After dinner mom would wash the dishes, broom the living room and my dad and brother would lay down the mattresses. Then all four of us would lie down next to each other, me next to mom and talk about everything under the sun. Sometimes my father would compliment my mother, but in those days I was too young to notice. Do your parents even talk to each other Jude? The talk would go on and on until I drifted into sleep. Then my father would sense that I had stopped talking and motion everyone to stay quiet. My mom would lovingly move her fingers in my hair, gently pull me closer and kiss my forehead. I would put my arms around her belly and slip away in a world of dreams. Do you have dreams Jude? Do you dream of making your parents proud?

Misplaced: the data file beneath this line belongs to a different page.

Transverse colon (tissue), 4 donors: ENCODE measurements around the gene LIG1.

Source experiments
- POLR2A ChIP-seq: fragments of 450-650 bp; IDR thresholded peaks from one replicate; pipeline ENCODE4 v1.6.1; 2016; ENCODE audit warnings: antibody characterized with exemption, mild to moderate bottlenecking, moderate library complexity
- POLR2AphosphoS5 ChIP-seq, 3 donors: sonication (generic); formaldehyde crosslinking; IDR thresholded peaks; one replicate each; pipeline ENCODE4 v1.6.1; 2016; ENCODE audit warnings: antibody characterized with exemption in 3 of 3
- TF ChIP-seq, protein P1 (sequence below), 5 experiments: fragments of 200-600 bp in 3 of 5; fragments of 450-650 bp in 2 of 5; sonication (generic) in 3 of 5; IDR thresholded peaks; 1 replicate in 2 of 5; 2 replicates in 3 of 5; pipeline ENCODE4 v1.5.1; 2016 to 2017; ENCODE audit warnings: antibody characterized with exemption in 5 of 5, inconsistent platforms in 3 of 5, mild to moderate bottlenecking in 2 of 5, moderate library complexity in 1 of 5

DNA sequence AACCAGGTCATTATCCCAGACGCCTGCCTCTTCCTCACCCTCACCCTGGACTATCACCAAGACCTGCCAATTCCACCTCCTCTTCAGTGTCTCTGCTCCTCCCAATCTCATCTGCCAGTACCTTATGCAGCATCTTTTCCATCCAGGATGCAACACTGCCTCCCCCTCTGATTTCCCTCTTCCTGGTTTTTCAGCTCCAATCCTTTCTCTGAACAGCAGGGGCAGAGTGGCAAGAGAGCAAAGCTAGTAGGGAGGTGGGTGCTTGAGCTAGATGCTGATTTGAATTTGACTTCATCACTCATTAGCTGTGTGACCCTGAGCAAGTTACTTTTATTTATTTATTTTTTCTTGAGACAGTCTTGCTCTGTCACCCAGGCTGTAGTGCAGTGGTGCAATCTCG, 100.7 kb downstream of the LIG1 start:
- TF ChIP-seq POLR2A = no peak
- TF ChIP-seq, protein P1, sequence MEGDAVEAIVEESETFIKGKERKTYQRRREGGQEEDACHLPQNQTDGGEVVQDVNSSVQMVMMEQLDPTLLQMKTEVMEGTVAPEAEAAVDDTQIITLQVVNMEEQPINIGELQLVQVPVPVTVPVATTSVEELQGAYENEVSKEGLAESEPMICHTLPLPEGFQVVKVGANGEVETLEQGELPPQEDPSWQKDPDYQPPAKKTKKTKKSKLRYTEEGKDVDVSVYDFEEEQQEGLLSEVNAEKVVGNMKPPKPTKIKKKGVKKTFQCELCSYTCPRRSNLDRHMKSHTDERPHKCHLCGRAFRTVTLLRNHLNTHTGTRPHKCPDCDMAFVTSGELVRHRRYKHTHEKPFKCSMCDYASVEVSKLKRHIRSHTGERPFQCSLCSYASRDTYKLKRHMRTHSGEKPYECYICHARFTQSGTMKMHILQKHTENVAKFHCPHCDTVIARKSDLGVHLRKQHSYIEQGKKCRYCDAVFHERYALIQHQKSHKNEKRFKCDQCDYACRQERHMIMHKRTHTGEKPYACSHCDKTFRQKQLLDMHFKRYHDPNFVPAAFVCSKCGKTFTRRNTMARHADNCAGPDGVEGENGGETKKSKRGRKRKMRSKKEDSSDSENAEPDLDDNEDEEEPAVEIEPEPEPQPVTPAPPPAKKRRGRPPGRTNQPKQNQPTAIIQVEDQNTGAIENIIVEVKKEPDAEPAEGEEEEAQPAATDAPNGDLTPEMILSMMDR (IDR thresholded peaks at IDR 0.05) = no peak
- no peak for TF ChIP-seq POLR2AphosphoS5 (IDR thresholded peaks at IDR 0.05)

-Someone from the 90’s.

10 reasons why my Mom is awesome

Psychology says that children try to do all the things that they believe would have rescued their parents. I cannot express how painfully true this theory is. Without realizing, I have been working hard at my studies, scrambling for internship and staying away from romantic relationships- because I don’t want to end up trapped in the four walls of the kitchen like my mother.